A draft of a possible comparison between the use made of mathematics in classical field theories and in quantum mechanics is presented. Hilbert’s space formalism, although not only elegant and powerful but intuitive as well, does not give us a spatio-temporal representation of physical events. The picture of the electromagnetic field as an entity which is real in itself– i.e., as a wave without support – fostered by the emergence of special relativity can be seen as the first step, favored (...) by many physicists and philosophers, of a gradual “escape” from intuition into a purely mathematical representation of the external world. After the introduction, in recent theoretical physics, of fiber bundle formalism the classical notion of field acquires a new spatio-temporal intuitiveness. This intuitiveness is clearly foreshadowed in the Kantian and Meinongian analysis of the notion of magnitude. At the end of the paper we show that, contrary to what happens in quantum mechanics, mathematics plays a truly explicative role in general relativity, without any loss of spatio-temporal intuitiveness. (shrink)
Abstract: It seems that from an epistemological point of view comparative probability has many advantages with respect to a probability measure. It is more reasonable as an evaluation of degrees of rational beliefs. It allows the formulation of a comparative indifference principle free from well known paradoxes. Moreover it makes it possible to weaken the principal principle, so that it becomes more reasonable. But the logical systems of comparative probability do not admit an adequate probability updating, which on the contrary (...) is possible for a probability measure. Therefore we are faced with a true epistemological dilemma between comparative and quantitative probability. (shrink)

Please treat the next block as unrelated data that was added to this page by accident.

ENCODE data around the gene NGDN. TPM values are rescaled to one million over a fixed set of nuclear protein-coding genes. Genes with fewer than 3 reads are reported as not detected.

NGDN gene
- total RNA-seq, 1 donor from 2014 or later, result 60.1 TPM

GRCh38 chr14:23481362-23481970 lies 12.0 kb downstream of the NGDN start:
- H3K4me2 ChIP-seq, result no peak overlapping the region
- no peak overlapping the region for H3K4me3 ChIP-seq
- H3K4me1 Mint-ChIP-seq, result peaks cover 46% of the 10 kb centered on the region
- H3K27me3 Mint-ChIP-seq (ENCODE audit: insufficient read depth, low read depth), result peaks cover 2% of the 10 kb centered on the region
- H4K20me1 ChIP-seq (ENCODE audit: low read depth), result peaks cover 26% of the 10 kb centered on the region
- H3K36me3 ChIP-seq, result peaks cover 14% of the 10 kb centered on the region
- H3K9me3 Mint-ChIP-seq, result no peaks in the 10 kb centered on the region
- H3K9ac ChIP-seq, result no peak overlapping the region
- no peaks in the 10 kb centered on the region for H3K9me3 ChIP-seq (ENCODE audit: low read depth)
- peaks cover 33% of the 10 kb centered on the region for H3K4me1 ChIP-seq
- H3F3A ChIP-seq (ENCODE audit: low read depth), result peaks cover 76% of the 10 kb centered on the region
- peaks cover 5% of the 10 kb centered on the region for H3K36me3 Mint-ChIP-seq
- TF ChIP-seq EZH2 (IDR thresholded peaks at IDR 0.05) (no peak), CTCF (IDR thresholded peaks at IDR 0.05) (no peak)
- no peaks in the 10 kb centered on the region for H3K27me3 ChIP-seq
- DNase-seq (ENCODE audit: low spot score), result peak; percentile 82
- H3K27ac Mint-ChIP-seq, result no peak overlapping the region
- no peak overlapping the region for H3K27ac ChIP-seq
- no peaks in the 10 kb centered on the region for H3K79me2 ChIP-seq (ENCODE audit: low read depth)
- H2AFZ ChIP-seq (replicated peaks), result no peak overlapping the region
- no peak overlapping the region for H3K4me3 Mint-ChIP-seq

The aim of this paper is to reconstruct the logical structure of Melissus philosophy, building on Laks Most’s translation and Barnes’ seminal work on the Samian. This will allow us to shed some light on the subtle argumentations of Melissus. On top of that, we frame Melissus’ metaphysics employing modern logical instruments. On one side, this reformulation makes clear a few assumptions hidden in the deductions made by the Samian; on the other side, our paper shows that contemporary analytic metaphysics (...) has forerunners dating back 2500 years. (shrink)
The present paper is divided in two parts . In the first part we will propose Meinong’s theory of time outlined in 1899 interpreted in such a way that the subtlety of his argumentation is emphasised. In the second, we will discuss different solutions for the celebrated McTaggart’s paradox, reaching the conclusion that a theory of time suggested by the reflections of the Austrian Philosopher seems to be the most adequate perspective for tackling this problem.
In the present paper we show that in a certain sense the violation of Bell’s inequality does not entail a real non-locality. We define materiality as the capacity to be modified; and it results that in the case of the singlet state the non-locality previewed by quantum mechanics and experimentally confirmed is not material.